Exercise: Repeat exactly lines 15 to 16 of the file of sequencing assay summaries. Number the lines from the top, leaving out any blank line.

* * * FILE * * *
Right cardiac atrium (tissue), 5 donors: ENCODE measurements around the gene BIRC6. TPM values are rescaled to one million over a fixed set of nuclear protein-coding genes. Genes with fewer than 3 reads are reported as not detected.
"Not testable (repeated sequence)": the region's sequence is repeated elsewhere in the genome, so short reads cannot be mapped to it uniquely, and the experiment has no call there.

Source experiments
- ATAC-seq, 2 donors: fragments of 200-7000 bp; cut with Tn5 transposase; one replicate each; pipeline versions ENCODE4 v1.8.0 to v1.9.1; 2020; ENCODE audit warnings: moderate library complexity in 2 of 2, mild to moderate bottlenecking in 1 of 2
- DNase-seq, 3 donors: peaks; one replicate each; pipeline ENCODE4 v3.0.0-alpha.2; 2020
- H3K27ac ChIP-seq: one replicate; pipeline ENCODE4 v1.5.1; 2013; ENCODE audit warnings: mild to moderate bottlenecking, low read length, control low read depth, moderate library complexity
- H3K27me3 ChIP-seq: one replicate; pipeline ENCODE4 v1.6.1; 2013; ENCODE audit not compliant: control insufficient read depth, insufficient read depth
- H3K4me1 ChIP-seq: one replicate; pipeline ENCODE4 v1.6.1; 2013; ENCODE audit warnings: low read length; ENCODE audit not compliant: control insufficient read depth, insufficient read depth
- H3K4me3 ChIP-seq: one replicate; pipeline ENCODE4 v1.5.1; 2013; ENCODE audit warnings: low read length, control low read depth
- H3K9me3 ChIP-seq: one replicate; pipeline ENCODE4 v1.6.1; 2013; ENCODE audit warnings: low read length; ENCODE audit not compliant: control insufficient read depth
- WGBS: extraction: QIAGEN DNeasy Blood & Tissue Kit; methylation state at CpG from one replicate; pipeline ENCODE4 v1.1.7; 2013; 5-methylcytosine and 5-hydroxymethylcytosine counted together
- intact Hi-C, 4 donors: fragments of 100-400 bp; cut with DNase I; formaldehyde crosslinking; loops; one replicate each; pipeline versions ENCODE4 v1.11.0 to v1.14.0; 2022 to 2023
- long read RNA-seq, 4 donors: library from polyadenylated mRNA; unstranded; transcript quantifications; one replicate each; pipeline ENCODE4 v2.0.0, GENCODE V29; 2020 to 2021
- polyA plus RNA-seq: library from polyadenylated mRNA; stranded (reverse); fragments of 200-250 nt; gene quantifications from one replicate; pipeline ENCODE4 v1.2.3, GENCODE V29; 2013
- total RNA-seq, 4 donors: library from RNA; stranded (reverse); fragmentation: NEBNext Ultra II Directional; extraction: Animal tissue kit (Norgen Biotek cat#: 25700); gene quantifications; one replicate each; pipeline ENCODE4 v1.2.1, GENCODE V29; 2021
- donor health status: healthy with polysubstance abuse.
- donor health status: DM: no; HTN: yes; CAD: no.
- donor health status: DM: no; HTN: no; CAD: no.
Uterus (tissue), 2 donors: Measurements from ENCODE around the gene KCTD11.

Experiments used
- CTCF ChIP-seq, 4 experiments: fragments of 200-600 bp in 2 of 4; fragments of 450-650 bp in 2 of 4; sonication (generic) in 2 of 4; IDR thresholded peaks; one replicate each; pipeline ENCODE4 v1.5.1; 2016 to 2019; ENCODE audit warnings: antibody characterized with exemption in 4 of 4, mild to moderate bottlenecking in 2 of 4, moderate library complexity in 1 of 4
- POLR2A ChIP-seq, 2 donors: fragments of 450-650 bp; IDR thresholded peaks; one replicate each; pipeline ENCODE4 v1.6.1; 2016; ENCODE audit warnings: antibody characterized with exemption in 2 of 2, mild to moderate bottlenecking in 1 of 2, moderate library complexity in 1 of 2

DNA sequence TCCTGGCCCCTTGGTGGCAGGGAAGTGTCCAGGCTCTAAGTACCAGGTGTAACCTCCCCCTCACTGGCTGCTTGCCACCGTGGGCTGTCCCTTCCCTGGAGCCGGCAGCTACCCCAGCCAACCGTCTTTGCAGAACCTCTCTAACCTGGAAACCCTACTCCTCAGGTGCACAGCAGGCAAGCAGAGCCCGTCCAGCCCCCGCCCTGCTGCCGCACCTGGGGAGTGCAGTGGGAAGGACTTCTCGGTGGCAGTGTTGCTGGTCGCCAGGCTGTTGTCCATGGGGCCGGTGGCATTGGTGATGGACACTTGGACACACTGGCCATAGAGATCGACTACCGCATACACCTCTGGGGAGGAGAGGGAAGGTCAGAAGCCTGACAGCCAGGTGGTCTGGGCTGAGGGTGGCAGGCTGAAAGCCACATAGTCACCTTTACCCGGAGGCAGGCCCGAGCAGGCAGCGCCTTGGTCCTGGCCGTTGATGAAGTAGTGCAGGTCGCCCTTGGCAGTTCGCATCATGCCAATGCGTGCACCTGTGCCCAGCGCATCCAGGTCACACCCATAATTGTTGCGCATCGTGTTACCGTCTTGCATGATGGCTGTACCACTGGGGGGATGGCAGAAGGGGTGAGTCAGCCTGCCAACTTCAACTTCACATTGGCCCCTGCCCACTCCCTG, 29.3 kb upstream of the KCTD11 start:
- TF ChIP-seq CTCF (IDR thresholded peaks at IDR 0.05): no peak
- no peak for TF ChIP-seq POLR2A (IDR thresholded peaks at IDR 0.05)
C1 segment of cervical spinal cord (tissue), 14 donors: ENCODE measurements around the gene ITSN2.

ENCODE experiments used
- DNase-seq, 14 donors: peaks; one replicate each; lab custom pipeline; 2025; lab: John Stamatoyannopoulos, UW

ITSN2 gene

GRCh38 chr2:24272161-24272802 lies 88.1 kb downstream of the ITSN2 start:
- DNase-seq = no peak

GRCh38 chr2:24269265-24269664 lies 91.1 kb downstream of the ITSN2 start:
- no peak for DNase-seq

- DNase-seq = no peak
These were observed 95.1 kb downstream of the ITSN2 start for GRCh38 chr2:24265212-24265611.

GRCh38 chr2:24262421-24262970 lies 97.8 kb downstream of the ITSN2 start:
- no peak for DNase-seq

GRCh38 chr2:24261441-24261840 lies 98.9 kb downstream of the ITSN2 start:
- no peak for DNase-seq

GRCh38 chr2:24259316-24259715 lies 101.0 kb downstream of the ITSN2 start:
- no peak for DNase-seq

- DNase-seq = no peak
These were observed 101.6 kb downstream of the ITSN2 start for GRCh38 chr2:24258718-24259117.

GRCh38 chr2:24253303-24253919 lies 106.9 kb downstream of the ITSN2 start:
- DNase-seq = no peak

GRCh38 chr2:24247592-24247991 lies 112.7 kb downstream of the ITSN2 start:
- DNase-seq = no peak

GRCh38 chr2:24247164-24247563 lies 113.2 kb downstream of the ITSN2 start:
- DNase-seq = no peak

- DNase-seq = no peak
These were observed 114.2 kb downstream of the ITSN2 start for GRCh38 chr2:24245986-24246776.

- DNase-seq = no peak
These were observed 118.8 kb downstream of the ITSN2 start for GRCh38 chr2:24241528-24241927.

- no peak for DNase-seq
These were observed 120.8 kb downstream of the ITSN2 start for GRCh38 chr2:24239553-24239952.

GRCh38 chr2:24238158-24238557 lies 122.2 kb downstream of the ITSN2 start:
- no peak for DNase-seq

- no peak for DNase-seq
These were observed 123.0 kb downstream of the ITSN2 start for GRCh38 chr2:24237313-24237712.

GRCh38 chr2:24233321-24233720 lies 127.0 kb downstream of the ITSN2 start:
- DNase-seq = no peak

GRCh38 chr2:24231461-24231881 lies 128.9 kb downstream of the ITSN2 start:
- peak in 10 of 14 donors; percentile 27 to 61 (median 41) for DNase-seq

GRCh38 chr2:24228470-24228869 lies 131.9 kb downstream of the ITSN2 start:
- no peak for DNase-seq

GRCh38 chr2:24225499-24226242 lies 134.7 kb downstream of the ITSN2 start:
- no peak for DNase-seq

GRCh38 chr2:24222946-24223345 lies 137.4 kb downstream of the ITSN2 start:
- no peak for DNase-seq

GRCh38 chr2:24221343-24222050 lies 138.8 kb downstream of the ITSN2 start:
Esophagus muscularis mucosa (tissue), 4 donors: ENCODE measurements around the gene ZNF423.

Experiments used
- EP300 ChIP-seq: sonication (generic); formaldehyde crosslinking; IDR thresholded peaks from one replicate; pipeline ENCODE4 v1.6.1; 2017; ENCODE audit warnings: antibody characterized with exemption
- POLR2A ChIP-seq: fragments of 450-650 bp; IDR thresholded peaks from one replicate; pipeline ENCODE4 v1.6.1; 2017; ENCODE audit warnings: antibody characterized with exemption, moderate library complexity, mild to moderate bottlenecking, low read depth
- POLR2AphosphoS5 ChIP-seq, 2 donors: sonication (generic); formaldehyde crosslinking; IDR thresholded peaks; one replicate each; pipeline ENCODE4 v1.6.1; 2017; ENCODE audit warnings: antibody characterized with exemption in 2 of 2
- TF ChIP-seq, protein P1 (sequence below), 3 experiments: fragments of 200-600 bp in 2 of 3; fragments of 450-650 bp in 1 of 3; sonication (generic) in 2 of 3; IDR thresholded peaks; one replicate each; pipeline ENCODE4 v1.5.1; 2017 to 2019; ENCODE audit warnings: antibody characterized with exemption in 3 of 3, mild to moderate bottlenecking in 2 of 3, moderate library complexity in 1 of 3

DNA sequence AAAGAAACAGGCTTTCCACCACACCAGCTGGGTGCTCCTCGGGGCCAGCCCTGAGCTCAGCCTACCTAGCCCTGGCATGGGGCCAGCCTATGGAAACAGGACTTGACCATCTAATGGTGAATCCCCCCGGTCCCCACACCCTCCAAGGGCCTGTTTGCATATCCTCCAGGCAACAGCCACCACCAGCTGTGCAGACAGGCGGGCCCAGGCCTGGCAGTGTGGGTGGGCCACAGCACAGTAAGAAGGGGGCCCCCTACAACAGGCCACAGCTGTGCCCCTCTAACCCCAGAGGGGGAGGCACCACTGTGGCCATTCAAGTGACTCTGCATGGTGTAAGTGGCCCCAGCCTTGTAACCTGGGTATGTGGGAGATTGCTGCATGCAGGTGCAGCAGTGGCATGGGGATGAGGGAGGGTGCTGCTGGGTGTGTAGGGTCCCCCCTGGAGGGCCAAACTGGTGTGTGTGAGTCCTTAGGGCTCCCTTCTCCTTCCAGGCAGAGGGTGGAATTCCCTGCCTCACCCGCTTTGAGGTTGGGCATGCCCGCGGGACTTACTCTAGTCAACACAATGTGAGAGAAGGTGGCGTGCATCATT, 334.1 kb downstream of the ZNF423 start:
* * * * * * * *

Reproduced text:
- total RNA-seq, 4 donors: library from RNA; stranded (reverse); fragmentation: NEBNext Ultra II Directional; extraction: Animal tissue kit (Norgen Biotek cat#: 25700); gene quantifications; one replicate each; pipeline ENCODE4 v1.2.1, GENCODE V29; 2021
- donor health status: healthy with polysubstance abuse.